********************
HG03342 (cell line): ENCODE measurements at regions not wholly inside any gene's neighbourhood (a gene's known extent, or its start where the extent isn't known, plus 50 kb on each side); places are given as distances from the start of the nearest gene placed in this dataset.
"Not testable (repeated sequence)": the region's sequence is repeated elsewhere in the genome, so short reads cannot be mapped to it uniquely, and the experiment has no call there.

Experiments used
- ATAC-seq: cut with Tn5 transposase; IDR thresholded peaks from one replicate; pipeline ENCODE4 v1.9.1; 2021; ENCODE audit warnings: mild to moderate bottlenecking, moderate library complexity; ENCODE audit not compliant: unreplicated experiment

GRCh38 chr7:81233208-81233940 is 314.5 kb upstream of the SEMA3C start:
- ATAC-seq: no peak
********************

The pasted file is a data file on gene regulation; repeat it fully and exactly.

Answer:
HG03342 (cell line): ENCODE measurements at regions not wholly inside any gene's neighbourhood (a gene's known extent, or its start where the extent isn't known, plus 50 kb on each side); places are given as distances from the start of the nearest gene placed in this dataset.
"Not testable (repeated sequence)": the region's sequence is repeated elsewhere in the genome, so short reads cannot be mapped to it uniquely, and the experiment has no call there.

Experiments used
- ATAC-seq: cut with Tn5 transposase; IDR thresholded peaks from one replicate; pipeline ENCODE4 v1.9.1; 2021; ENCODE audit warnings: mild to moderate bottlenecking, moderate library complexity; ENCODE audit not compliant: unreplicated experiment

GRCh38 chr7:81233208-81233940 is 314.5 kb upstream of the SEMA3C start:
- ATAC-seq: no peak